sex

15 things all women with short hair are sick of hearing.

Images: Getty

It can be gloriously liberating parting with those long locks and opting for a short crop, especially when the heat rolls around.

Back in 2010 I decided to transition from a short bob to a Rhianna style pixie cut. I agonised over seven variations of ol’ Rhi-Rhi’s hair before selecting the one.

17 problems only girls with fine hair understand

There’s that moment of no return that is crossed when perched on your hairdresser’s throne, fielding awkward small talk whilst the scissors are brushing against your scalp, when you’re engulfed in a quick succession of thoughts of “what have I done”, “did I make a mistake?”, “welp, it’s too late now”, “I guess it’s happening” and “oh GOD I really hope this suits me”.

It was damn sweet relief at the cut’s conclusion when I anxiously peered into the mirror and didn’t have to express faux enthusiasm.

But what surprised me most was the excessive amount of unsolicited comments I received from friends and strangers alike.

Here are just some examples:

1) “Why?”

Why not? I urge you to come up with a list of other haircuts that anyone is asked to answer for as much as women with short hair. Did ten people ask you why you got a balayage? Or why you got a bob? Were your motives repeatedly questioned when you got blunt bangs? Didn't think so.

2) "It's part of a phase"

There are many ways in which this question presents itself, and they're all equally ridiculous:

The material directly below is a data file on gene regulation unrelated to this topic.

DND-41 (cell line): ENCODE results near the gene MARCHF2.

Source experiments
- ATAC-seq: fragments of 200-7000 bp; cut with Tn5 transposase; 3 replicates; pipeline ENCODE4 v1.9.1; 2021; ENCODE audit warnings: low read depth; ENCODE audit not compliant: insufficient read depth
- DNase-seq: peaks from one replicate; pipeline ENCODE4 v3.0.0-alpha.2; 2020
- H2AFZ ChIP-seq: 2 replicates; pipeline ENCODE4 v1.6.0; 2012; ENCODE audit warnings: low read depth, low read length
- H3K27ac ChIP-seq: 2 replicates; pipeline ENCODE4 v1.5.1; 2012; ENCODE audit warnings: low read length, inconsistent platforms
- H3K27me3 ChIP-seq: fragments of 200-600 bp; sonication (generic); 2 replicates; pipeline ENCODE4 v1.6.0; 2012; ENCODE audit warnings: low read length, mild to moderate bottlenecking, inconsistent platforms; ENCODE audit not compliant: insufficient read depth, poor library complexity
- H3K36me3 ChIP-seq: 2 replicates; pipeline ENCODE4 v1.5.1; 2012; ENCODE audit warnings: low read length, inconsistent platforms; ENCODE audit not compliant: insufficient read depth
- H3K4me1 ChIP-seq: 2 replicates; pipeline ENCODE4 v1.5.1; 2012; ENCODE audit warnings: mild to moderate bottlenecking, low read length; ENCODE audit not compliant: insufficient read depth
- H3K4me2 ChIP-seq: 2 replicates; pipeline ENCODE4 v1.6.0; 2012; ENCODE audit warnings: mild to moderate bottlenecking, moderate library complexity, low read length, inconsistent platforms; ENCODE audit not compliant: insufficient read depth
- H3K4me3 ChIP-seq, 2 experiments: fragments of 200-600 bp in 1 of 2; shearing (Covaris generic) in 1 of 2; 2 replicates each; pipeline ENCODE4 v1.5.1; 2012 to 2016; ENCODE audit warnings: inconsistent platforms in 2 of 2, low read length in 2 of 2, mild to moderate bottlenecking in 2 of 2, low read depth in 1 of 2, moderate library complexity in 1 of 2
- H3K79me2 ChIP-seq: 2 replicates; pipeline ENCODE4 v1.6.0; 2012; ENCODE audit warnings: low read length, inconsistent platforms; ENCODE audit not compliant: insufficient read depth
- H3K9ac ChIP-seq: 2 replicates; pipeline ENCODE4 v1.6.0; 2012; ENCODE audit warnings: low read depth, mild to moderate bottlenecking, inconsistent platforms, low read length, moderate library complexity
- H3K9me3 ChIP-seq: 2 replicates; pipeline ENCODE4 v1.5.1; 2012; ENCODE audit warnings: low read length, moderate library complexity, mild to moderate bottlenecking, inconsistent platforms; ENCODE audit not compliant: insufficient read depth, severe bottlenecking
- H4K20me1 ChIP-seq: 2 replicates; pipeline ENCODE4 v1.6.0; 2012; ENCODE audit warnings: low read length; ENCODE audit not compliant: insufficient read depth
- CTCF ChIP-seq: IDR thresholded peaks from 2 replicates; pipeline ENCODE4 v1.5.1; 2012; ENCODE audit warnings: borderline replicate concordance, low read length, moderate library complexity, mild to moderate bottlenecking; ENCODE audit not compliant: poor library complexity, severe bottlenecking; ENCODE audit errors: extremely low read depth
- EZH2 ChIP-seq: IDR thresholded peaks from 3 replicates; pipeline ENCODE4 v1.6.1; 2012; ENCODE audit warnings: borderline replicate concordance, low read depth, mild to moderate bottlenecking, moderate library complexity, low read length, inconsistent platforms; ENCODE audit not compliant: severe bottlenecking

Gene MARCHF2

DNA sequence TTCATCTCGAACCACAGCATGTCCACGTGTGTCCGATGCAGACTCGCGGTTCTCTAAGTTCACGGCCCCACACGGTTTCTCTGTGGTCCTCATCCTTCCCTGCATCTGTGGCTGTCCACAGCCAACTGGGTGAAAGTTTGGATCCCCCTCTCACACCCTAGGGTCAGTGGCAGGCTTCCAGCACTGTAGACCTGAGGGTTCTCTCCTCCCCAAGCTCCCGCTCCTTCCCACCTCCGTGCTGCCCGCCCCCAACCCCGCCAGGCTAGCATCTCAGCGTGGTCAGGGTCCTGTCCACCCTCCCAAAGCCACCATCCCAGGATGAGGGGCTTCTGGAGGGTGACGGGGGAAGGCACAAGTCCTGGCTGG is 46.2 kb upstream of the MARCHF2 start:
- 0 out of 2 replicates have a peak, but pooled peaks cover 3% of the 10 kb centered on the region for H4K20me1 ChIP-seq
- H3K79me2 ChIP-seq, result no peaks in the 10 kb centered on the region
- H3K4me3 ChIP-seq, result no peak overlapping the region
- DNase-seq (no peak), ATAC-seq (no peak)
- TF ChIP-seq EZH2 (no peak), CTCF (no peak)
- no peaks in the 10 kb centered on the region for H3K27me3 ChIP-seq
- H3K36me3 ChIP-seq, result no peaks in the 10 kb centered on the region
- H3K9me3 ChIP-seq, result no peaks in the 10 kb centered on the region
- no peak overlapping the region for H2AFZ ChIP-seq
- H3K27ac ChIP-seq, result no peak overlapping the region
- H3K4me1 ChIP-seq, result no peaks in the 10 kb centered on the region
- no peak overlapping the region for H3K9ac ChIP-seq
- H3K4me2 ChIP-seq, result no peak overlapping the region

"Are you going through an existential crisis?"
"Oh it's just a phase"
"Is this part of your feminist schtick?"
"It's just an experimental phase in your life"
"Is this a political statement?'

It might be surprising to hear that the length of my hair has not affected my ideological leanings, and that my feminism has not informed my hair's temperamental life.

3) "Were you broken up with?"

Sometimes we make conscious decisions to enact change as a reaction to an event, or as part of a desire to signal a new phase. But sometimes we make decisions pertaining to our appearance because we simply want to; no deeper psychoanalytical thoughts required.

4) "What about your boyfriend?"

My least favourite array of questions grinds my gears because they hinge on the partner's feelings, presumptively prioritising their opinion over your own bodily autonomy. If I had a dollar for every time I heard "what does your boyfriend think?", "don't you have a boyfriend though?", "is your boyfriend okay with it?", and "weren't you worried he'd find you less attractive?" I'd have enough cash to fund my emergency-mullet-prevention hair trims for all eternity.

5) Questioning your sexuality

My sexuality is not up for your speculation. It's incredulous how many people will spitefully call you a lesbian as though the word should be an insult, drawing irrelevant conclusions from your new ‘do. Here’s a little PSA: Ellen De Generes jokes and comparisons are entirely unoriginal.

ADVERTISEMENT